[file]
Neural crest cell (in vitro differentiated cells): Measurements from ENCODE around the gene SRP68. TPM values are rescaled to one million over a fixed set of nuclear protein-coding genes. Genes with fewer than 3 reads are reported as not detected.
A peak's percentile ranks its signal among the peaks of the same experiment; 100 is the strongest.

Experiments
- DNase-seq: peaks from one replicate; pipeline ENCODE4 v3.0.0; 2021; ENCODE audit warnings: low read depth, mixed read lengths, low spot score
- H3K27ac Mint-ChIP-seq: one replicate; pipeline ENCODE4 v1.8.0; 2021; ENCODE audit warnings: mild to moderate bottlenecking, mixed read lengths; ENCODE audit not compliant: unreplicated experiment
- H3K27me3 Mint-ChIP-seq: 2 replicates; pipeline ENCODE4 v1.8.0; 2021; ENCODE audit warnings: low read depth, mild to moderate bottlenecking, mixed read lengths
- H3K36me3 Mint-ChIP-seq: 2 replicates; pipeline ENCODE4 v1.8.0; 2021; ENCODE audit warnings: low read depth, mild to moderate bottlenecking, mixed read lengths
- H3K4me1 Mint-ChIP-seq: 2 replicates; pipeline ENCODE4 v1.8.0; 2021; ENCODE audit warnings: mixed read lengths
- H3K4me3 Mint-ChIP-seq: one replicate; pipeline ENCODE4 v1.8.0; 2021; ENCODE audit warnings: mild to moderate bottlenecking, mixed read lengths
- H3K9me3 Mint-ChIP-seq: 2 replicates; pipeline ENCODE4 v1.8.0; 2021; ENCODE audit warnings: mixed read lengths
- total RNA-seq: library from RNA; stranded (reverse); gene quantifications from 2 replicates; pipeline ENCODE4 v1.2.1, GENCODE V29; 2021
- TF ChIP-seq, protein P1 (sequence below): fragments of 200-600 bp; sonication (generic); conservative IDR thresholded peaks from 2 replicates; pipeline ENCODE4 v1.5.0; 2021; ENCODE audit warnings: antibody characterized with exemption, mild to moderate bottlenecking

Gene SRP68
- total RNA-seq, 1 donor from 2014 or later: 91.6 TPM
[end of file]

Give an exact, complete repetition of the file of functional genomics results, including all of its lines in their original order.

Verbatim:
Neural crest cell (in vitro differentiated cells): Measurements from ENCODE around the gene SRP68. TPM values are rescaled to one million over a fixed set of nuclear protein-coding genes. Genes with fewer than 3 reads are reported as not detected.
A peak's percentile ranks its signal among the peaks of the same experiment; 100 is the strongest.

Experiments
- DNase-seq: peaks from one replicate; pipeline ENCODE4 v3.0.0; 2021; ENCODE audit warnings: low read depth, mixed read lengths, low spot score
- H3K27ac Mint-ChIP-seq: one replicate; pipeline ENCODE4 v1.8.0; 2021; ENCODE audit warnings: mild to moderate bottlenecking, mixed read lengths; ENCODE audit not compliant: unreplicated experiment
- H3K27me3 Mint-ChIP-seq: 2 replicates; pipeline ENCODE4 v1.8.0; 2021; ENCODE audit warnings: low read depth, mild to moderate bottlenecking, mixed read lengths
- H3K36me3 Mint-ChIP-seq: 2 replicates; pipeline ENCODE4 v1.8.0; 2021; ENCODE audit warnings: low read depth, mild to moderate bottlenecking, mixed read lengths
- H3K4me1 Mint-ChIP-seq: 2 replicates; pipeline ENCODE4 v1.8.0; 2021; ENCODE audit warnings: mixed read lengths
- H3K4me3 Mint-ChIP-seq: one replicate; pipeline ENCODE4 v1.8.0; 2021; ENCODE audit warnings: mild to moderate bottlenecking, mixed read lengths
- H3K9me3 Mint-ChIP-seq: 2 replicates; pipeline ENCODE4 v1.8.0; 2021; ENCODE audit warnings: mixed read lengths
- total RNA-seq: library from RNA; stranded (reverse); gene quantifications from 2 replicates; pipeline ENCODE4 v1.2.1, GENCODE V29; 2021
- TF ChIP-seq, protein P1 (sequence below): fragments of 200-600 bp; sonication (generic); conservative IDR thresholded peaks from 2 replicates; pipeline ENCODE4 v1.5.0; 2021; ENCODE audit warnings: antibody characterized with exemption, mild to moderate bottlenecking

Gene SRP68
- total RNA-seq, 1 donor from 2014 or later: 91.6 TPM